An Irishman walks into a bar and orders three glasses of Guiness, drinking them one at a time. Noticing this odd ritual, the bartender explains that the beer goes flat when poured and informs the man his beer would be much fresher if he ordered one glass at a time.
The Irishman explains he began this custom with his two brothers, who have moved to America and Australia, respectively. This is their way of remembering all the time they spent drinking together.
The man becomes a regular at the pub, well-known for always ordering three beers at once. One day he walks in and orders only two beers. Assuming the worst, a hush falls among other patrons.
When the Irishman returns to the bar to order his second round, the bartender quietly offers his condolences. The man looks confused for a moment, and then explains, "No, everyone's fine. I gave up beer for lent."
Paddy was tooling along the road one fine day when the local policeman, a friend of his, pulled him over. "What's wrong, Seamus?" Paddy asked. "Well didn't ya know, Paddy, that your wife fell out of the car about five miles back?" said Seamus. "Ah, praise the Almighty!" Paddy replied with relief. "I thought I'd gone deaf!"
There is a story about the Irishman who drowned while he was digging a grave for a friend. He'd wanted to be buried at sea.
Spanish singer Julio Iglesias was on television with British TV host Anne Diamond when he used the word 'manyana'. Diamond asked him to explain what it meant. He said that the term means "maybe the job will be done to-morrow, maybe the next day, maybe the day after that. Perhaps next week, next month, next year. Who cares?" The host turned to Irishman Shay Brennan who was also on the show and asked him if there was an equivalent term in Irish. "No. In Ireland we don't have a word to describe that degree of urgency.", replied Brennan.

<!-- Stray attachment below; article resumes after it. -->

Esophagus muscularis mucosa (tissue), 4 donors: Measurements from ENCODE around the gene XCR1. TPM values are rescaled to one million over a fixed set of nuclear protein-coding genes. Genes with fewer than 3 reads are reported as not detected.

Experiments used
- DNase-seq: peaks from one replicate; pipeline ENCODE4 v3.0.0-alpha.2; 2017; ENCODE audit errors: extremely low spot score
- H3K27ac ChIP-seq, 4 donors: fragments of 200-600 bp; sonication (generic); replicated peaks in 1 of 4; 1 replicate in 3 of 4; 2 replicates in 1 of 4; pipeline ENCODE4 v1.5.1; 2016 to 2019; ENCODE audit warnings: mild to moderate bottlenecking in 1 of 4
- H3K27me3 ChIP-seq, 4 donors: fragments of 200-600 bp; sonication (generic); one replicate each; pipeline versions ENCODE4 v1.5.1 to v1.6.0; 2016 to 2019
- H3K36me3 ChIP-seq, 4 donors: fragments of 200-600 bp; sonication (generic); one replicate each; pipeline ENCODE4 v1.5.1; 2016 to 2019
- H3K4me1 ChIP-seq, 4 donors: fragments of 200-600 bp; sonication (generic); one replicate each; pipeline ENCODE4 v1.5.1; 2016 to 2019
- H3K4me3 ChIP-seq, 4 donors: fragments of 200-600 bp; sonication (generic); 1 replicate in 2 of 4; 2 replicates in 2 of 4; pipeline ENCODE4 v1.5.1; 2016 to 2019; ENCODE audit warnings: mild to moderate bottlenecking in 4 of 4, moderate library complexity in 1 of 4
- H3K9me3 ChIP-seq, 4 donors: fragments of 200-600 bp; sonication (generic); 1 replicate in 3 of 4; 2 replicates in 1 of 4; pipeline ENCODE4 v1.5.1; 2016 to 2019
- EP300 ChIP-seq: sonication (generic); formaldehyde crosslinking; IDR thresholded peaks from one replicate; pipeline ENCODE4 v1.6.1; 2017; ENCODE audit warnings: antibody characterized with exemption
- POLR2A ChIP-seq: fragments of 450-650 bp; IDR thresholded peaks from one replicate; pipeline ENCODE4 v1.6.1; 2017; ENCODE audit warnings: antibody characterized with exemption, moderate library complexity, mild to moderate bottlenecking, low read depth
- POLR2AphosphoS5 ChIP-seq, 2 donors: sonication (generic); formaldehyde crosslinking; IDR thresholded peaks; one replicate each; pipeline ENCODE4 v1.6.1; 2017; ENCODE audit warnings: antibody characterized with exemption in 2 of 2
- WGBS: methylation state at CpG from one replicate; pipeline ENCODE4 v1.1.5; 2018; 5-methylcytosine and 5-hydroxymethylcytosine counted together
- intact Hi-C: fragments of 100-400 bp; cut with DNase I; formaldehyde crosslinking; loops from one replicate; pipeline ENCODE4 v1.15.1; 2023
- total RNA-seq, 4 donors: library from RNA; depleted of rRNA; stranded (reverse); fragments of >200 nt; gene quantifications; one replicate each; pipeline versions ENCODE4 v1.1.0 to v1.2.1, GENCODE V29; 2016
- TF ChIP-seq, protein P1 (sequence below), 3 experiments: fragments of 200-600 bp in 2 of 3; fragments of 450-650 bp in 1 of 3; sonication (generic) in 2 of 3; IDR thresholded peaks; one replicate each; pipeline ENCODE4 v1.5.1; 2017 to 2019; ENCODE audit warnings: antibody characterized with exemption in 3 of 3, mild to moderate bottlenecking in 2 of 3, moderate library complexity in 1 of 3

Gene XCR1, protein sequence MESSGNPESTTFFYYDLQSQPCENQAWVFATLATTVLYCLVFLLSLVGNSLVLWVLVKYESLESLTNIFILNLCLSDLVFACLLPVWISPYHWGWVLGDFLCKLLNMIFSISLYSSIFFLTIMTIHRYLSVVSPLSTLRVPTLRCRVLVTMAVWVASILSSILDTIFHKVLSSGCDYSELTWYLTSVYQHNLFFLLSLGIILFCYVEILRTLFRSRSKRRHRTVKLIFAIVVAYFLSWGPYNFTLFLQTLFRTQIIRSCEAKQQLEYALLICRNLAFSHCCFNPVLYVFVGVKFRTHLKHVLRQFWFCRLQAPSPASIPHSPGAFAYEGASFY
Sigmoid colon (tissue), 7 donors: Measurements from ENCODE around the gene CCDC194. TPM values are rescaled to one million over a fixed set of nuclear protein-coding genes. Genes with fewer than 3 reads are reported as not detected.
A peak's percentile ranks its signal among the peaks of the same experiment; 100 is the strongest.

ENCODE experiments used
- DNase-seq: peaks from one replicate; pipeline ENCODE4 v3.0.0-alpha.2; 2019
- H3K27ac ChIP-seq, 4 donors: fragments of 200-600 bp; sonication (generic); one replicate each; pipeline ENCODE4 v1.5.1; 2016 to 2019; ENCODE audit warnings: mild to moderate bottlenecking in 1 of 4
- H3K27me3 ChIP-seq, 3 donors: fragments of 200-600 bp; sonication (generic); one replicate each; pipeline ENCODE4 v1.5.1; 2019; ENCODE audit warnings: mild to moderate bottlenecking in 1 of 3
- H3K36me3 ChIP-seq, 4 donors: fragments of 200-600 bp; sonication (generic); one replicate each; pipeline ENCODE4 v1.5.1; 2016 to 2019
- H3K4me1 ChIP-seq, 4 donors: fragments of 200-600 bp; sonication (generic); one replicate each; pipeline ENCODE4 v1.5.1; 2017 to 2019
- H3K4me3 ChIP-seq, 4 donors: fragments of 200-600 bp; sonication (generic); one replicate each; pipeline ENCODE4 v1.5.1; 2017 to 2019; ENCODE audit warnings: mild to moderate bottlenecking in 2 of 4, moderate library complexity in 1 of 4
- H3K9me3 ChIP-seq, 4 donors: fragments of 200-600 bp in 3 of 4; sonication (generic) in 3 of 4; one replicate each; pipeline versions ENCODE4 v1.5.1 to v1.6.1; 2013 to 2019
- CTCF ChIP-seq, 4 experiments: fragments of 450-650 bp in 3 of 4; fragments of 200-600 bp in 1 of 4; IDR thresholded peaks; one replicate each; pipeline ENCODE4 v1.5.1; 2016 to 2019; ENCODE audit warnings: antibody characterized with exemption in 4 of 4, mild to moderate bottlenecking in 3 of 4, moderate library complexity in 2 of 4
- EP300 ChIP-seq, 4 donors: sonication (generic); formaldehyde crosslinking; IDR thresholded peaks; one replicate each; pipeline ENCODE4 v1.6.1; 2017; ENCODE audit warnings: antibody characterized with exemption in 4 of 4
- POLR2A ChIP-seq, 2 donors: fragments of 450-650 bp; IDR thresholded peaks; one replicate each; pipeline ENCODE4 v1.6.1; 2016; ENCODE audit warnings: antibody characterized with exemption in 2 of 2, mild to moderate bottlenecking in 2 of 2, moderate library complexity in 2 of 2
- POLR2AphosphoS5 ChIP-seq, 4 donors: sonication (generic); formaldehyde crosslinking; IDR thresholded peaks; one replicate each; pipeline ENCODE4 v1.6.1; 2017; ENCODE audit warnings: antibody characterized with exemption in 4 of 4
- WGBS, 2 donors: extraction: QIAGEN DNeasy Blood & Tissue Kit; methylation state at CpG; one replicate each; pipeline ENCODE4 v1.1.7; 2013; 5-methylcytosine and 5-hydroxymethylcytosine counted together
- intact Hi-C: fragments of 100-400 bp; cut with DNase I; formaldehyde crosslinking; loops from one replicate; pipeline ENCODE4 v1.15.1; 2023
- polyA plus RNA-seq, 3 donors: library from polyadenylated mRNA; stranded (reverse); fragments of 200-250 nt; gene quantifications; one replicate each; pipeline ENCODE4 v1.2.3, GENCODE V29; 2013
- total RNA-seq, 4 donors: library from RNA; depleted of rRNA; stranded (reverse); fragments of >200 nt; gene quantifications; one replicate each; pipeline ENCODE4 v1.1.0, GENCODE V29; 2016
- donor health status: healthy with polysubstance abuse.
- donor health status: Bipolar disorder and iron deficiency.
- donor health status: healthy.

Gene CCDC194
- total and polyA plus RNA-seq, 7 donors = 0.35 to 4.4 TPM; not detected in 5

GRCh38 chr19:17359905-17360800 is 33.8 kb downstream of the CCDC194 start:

Mrs. Pete Monaghan came into the newsroom to pay for her husband's
obiturary. She was told by the kindly newsman that it was a dollar a word
and he remembered Pete and wasn't it too bad about him passing away. She
thanked him for his kind words and bemoaned the fact that she only had two
dollars. But she wrote out the obituary, "Pete died." The newsman said he
thought old Pete deserved more and he'd give her three more words at no
charge. Mrs. Pete Monaghan thanked him and rewrote the obituary: "Pete
died. Boat for sale"
Irish Medical Dictionary
If nothing else we Irish can spot a good laugh at a hundred paces. if you have ever listened to a Dubliner or a Corkonian in every day speech you would understand just how the English language is enriched by their pronunciation and application of every day words. When I was growing up I used to think the arthritis was named after someone called Arthur as it was commonly referred to as "Arthuritis". So I guess that some of the explanations below could well have come from some Dub with a sense of humour or maybe an Ulsterman with their "Barium"
Artery The study of Painting
Bacteria Back door of a Cafeteria
Barium What Doctors do when patients die
Bowel A letter like A,E,I,O,U
Caesarean Section A neighbourhood in Rome
Cat Scan Search for kitty
Cauterise Made eye contact with her
Coma A punctuation mark
D&C Where Washington is
Dilate To live longer
Enema Not a friend
Fibula A small lie
Genital Not a Jew
G.I Series A soldier ball game
Hangnail Coat hook
Impotent Distinguished, well known
Labour pain Getting hurt at work
Medical Staff Doctors cane
Morbid A higher offer
Nitrates Cheaper than day rates
Node Was aware of
Outpatient A person who has fainted
Pap smear A fatherhood test
Pelvis A cousin to Elvis
Recovery room Place to do upholstery
Rectum Almost killed him
Secretion Hiding something
Seizure Roman Emperor
Tablet A small table
Terminal illness Getting sick at the airport
Tumor Another two
Urine Opposite to "you're out"